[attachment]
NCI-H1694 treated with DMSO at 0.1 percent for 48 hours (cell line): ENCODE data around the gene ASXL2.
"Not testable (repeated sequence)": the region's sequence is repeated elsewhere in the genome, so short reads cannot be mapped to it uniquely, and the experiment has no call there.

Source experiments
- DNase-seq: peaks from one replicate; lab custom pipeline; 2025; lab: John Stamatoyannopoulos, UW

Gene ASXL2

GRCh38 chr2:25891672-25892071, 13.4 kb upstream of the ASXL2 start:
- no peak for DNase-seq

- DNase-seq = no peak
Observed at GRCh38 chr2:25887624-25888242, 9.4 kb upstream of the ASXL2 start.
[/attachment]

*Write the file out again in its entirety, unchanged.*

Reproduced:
NCI-H1694 treated with DMSO at 0.1 percent for 48 hours (cell line): ENCODE data around the gene ASXL2.
"Not testable (repeated sequence)": the region's sequence is repeated elsewhere in the genome, so short reads cannot be mapped to it uniquely, and the experiment has no call there.

Source experiments
- DNase-seq: peaks from one replicate; lab custom pipeline; 2025; lab: John Stamatoyannopoulos, UW

Gene ASXL2

GRCh38 chr2:25891672-25892071, 13.4 kb upstream of the ASXL2 start:
- no peak for DNase-seq

- DNase-seq = no peak
Observed at GRCh38 chr2:25887624-25888242, 9.4 kb upstream of the ASXL2 start.